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Transmembrane domain sequence requirements for activation of the p185c-neu receptor tyrosine kinase.

Chen LI, Webster MK, Meyer AN, Donoghue DJ - J. Cell Biol. (1997)

Bottom Line: The receptor tyrosine kinase p185c-neu can be constitutively activated by the transmembrane domain mutation Val664-->Glu, found in the oncogenic mutant p185neu.Using transmembrane domains with two Glu residues, the spacing between these was systematically varied from two to eight residues, with only the heptad spacing resulting in receptor activation.These results are discussed in the context of activating mutations in the transmembrane domain of FGFR3 that are responsible for the human developmental syndromes achondroplasia and acanthosis nigricans with Crouzon Syndrome.

View Article: PubMed Central - PubMed

Affiliation: Department of Chemistry and Biochemistry and Center for Molecular Genetics, University of California, San Diego, La Jolla 92093-0367, USA.

ABSTRACT
The receptor tyrosine kinase p185c-neu can be constitutively activated by the transmembrane domain mutation Val664-->Glu, found in the oncogenic mutant p185neu. This mutation is predicted to allow intermolecular hydrogen bonding and receptor dimerization. Understanding the activation of p185c-neu has assumed greater relevance with the recent observation that achondroplasia, the most common genetic form of human dwarfism, is caused by a similar transmembrane domain mutation that activates fibroblast growth factor receptor (FGFR) 3. We have isolated novel transforming derivatives of p185c-neu using a large pool of degenerate oligonucleotides encoding variants of the transmembrane domain. Several of the transforming isolates identified were unusual in that they lacked a Glu at residue 664, and others were unique in that they contained multiple Glu residues within the transmembrane domain. The Glu residues in the transforming isolates often exhibited a spacing of seven residues or occurred in positions likely to represent the helical interface. However, the distinction between the sequences of the transforming clones and the nontransforming clones did not suggest clear rules for predicting which specific sequences would result in receptor activation and transformation. To investigate these requirements further, entirely novel transmembrane sequences were constructed based on tandem repeats of simple heptad sequences. Activation was achieved by transmembrane sequences such as [VVVEVVA]n or [VVVEVVV]n, whereas activation was not achieved by a transmembrane domain consisting only of Val residues. In the context of these transmembrane domains, Glu or Gln were equally activating, while Lys, Ser, and Asp were not. Using transmembrane domains with two Glu residues, the spacing between these was systematically varied from two to eight residues, with only the heptad spacing resulting in receptor activation. These results are discussed in the context of activating mutations in the transmembrane domain of FGFR3 that are responsible for the human developmental syndromes achondroplasia and acanthosis nigricans with Crouzon Syndrome.

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Immunoprecipitation/kinase assay of consensus mutants. Lysates from transfected cells, labeled metabolically with  [35S]Cys and [35S]Met, were subjected to immunoprecipitation using monoclonal antibody 7.16.4, as described in Materials and  Methods. (A) Kinase assay. Immunoprecipitated lysates were  subjected to in vitro kinase reactions using γ-[32P]ATP. 32P-labeled  proteins were detected by SDS-PAGE and autoradiography. Exposure time was 21 h. (B) Expression. To demonstrate equivalent  levels of protein expression for different mutants, identical aliquots of immunoprecipitated lysates as used in A were analyzed  by SDS-PAGE followed by fluorography to detect 35S-labeled  proteins. Exposure time was 3 d. The samples shown in lanes 2, 4,  and 6 represent nontransforming clones, while the samples shown  in lanes 3, 5, and 7 represent transforming derivatives. Lane 1,  mock; lane 2, p185c-neu; lane 3, p185neu; lane 4, CONS.CE→ V; lane  5, CONS.C; lane 6, CONS.AE→ S; lane 7, CONS.AE→ Q.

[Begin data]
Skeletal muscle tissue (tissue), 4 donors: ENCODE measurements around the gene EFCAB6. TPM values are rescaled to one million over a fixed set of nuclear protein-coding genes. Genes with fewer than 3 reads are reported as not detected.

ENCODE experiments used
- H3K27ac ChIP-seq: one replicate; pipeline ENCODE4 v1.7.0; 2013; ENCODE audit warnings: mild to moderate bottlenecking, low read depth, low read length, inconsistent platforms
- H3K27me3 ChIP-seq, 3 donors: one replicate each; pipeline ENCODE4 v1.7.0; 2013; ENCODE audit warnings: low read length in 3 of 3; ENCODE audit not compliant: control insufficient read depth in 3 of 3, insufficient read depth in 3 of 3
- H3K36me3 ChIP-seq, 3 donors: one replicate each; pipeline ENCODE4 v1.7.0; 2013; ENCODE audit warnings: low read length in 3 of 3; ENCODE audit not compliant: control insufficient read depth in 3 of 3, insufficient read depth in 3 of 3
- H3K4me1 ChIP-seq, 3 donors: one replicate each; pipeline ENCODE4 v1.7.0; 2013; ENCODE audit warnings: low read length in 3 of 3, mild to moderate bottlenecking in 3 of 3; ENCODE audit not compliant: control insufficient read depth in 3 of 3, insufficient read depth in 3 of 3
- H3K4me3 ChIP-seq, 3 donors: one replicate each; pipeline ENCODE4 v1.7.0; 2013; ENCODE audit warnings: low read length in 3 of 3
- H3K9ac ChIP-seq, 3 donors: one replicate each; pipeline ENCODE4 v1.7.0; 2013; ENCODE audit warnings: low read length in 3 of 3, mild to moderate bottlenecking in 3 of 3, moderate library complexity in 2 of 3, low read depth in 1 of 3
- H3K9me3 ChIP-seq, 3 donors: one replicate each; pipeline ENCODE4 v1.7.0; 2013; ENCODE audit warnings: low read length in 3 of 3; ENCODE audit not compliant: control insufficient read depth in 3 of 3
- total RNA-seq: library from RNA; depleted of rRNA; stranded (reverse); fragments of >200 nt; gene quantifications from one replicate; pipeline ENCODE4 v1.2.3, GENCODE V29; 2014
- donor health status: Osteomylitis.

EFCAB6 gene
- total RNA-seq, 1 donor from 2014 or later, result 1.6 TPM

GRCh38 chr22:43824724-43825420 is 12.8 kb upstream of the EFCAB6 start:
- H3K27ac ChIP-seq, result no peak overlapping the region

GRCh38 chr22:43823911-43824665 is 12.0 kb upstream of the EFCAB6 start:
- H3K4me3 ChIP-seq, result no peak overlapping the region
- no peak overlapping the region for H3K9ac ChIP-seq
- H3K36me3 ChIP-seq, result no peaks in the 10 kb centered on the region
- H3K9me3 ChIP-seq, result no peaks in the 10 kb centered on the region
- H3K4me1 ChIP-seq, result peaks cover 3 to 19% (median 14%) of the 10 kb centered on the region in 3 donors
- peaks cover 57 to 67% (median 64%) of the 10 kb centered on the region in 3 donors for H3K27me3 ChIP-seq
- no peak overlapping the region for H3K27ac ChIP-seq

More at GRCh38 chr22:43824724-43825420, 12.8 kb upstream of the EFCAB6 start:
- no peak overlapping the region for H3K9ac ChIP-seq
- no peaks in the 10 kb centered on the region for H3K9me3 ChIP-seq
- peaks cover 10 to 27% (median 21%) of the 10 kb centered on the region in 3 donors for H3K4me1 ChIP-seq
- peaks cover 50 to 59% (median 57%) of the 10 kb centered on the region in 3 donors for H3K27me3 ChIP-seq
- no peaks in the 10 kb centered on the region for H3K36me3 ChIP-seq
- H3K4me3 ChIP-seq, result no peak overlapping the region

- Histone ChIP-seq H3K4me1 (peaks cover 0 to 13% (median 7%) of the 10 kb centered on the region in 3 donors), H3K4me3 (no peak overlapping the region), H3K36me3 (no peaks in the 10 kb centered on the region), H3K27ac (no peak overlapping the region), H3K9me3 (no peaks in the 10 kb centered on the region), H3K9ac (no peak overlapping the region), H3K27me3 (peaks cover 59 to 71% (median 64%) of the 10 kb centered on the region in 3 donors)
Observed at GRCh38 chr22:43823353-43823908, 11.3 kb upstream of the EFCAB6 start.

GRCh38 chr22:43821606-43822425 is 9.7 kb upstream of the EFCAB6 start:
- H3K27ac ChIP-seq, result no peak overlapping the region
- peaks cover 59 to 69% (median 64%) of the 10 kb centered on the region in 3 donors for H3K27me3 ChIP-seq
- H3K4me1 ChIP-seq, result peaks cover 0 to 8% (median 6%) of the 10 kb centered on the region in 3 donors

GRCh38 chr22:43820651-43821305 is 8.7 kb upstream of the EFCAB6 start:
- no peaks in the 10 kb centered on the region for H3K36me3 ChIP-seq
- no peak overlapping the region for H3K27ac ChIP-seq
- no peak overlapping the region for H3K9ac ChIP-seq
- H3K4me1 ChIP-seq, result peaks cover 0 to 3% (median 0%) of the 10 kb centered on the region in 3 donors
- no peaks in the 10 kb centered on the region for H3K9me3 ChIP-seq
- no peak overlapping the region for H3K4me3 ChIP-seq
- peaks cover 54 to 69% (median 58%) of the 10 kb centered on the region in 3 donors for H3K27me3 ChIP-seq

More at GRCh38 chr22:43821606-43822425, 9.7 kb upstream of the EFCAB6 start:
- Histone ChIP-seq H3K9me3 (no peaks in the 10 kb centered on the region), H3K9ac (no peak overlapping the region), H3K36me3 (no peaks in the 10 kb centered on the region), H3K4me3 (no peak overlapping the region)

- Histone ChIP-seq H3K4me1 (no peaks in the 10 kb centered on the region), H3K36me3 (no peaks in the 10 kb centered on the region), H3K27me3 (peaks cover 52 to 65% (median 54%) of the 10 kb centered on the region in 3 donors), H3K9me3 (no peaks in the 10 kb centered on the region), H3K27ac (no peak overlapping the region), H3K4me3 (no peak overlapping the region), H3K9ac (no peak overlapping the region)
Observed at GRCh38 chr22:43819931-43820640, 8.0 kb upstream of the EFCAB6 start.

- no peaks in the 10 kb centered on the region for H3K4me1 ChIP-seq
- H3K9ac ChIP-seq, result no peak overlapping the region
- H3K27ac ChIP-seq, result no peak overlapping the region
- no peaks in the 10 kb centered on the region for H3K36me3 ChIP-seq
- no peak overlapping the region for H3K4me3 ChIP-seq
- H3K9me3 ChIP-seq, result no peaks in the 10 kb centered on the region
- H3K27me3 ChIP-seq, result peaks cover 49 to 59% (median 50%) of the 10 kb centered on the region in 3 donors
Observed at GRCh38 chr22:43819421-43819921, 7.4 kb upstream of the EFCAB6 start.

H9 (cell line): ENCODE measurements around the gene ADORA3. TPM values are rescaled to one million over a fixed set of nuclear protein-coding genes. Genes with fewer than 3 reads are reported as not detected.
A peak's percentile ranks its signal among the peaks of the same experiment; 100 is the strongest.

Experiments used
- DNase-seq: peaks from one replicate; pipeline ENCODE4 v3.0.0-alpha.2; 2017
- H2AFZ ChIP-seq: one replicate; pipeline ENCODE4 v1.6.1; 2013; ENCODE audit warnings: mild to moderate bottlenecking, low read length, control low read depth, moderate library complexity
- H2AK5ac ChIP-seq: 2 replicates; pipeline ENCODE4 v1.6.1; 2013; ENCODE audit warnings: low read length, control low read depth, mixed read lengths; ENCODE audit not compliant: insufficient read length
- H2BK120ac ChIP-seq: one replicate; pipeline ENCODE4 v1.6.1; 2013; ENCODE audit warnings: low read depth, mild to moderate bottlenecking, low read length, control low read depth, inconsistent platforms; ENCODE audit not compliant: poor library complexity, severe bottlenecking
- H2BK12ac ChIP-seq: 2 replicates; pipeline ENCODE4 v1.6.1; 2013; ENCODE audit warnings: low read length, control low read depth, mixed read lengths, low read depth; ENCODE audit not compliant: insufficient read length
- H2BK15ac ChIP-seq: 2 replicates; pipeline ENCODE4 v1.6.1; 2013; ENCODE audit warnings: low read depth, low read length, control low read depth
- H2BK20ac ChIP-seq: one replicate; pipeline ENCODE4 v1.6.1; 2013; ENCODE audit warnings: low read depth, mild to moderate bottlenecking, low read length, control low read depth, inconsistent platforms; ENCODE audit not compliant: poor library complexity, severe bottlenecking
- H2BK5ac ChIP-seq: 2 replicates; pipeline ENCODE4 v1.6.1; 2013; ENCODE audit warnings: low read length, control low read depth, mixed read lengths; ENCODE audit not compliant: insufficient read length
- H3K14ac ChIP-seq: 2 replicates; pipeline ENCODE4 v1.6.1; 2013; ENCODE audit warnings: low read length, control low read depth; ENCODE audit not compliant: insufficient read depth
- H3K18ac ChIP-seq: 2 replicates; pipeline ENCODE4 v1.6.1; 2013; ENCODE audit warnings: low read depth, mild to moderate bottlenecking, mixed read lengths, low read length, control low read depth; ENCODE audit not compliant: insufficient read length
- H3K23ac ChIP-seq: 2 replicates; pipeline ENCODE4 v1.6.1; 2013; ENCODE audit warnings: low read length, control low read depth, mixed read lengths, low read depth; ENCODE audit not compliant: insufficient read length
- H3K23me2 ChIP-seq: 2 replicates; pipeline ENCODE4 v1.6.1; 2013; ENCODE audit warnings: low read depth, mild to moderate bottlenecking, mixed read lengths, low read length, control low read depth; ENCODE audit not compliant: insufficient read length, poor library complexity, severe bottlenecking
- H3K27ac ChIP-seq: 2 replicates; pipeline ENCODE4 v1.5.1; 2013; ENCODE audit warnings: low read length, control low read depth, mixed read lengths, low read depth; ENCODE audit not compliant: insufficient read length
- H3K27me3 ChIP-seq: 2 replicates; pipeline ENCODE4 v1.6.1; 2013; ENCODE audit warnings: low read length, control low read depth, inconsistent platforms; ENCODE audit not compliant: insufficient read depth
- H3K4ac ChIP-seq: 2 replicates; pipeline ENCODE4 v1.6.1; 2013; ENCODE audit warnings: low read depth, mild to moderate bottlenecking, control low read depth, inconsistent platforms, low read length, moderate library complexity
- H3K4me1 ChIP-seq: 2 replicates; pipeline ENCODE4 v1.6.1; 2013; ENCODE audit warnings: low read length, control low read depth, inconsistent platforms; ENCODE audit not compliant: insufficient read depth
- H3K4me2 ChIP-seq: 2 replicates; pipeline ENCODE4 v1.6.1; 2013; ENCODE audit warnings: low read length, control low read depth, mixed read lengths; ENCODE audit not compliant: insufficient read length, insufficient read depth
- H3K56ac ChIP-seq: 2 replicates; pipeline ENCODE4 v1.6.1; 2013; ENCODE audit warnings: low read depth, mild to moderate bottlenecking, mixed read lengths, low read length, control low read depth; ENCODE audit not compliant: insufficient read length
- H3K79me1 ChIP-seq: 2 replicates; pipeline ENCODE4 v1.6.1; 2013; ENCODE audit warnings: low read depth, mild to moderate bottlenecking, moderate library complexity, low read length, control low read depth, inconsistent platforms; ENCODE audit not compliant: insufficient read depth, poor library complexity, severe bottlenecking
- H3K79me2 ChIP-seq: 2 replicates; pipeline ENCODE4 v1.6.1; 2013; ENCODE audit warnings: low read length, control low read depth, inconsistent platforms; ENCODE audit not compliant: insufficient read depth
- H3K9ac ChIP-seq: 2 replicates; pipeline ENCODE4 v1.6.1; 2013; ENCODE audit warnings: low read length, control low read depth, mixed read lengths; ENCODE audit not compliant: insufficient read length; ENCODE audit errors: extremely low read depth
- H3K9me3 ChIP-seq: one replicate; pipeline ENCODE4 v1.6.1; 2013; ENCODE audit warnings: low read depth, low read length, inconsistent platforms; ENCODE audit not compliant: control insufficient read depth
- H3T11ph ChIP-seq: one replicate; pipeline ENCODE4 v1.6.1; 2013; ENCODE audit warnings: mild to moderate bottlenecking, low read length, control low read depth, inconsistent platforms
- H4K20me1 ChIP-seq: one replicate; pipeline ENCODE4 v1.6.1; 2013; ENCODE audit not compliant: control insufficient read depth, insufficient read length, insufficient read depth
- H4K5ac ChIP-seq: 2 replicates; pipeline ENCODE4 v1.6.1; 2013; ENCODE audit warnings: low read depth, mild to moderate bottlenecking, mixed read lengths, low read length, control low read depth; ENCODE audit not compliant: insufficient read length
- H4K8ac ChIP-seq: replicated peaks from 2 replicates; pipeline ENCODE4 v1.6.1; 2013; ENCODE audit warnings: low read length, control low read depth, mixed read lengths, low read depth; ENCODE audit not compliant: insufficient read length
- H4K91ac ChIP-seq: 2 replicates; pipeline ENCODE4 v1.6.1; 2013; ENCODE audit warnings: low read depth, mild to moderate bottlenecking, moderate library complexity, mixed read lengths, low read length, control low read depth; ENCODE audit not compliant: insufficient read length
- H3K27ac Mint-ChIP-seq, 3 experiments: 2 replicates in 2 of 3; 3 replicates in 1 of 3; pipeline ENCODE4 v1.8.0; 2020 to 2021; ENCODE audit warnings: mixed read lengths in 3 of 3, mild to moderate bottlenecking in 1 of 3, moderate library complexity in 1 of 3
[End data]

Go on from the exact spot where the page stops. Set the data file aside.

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Figure 7: Immunoprecipitation/kinase assay of consensus mutants. Lysates from transfected cells, labeled metabolically with [35S]Cys and [35S]Met, were subjected to immunoprecipitation using monoclonal antibody 7.16.4, as described in Materials and Methods. (A) Kinase assay. Immunoprecipitated lysates were subjected to in vitro kinase reactions using γ-[32P]ATP. 32P-labeled proteins were detected by SDS-PAGE and autoradiography. Exposure time was 21 h. (B) Expression. To demonstrate equivalent levels of protein expression for different mutants, identical aliquots of immunoprecipitated lysates as used in A were analyzed by SDS-PAGE followed by fluorography to detect 35S-labeled proteins. Exposure time was 3 d. The samples shown in lanes 2, 4, and 6 represent nontransforming clones, while the samples shown in lanes 3, 5, and 7 represent transforming derivatives. Lane 1, mock; lane 2, p185c-neu; lane 3, p185neu; lane 4, CONS.CE→ V; lane 5, CONS.C; lane 6, CONS.AE→ S; lane 7, CONS.AE→ Q.

Mentions: To confirm kinase activation of the mutants described here, selected mutants were examined for receptor activation using an immunoprecipitation/kinase assay of transfected Cos-1 cells. As shown in Fig. 7 A, p185neu exhibited approximately threefold greater autophosphorylation than p185c-neu (lanes 3 and 2, respectively). The mutants CONS.CE→ V and CONS.C were examined, as they represent an interesting pair of closely related mutants. The first of these is inactive in transformation assays, whereas the latter mutant is active. In the immunoprecipitation/kinase assay, the biologically active mutant CONS.C exhibited a similar increase in autophosphorylation compared with the inactive receptor CONS.CE→ V (lanes 5 and 4, respectively). We also examined another pair of closely related mutants, CONS.AE→ S and CONS.AE→ Q, where once again the first mutant is inactive in transformation assays, but the latter mutant is active. Once again, in the immunoprecipitation/kinase assay, the biologically active mutant CONS.AE→ Q exhibited an increase in autophosphorylation compared with the inactive mutant CONS.AE→ S (lanes 7 and 6, respectively). In this experiment, similar levels of protein expression were achieved for p185c-neu, p185neu, and the various mutants examined, as demonstrated by 35S-metabolically labeled/immunoprecipitated proteins from the same lysates (Fig. 7 B). Thus, consistent with prior experimental results from other laboratories (Bargmann and Weinberg, 1988a; Stern et al., 1988; Weiner et al., 1989a,b; Cao et al., 1992), biologically active derivatives constructed in this work exhibited increased levels of kinase activity, as determined by receptor autophosphorylation in immunoprecipitation/kinase assays.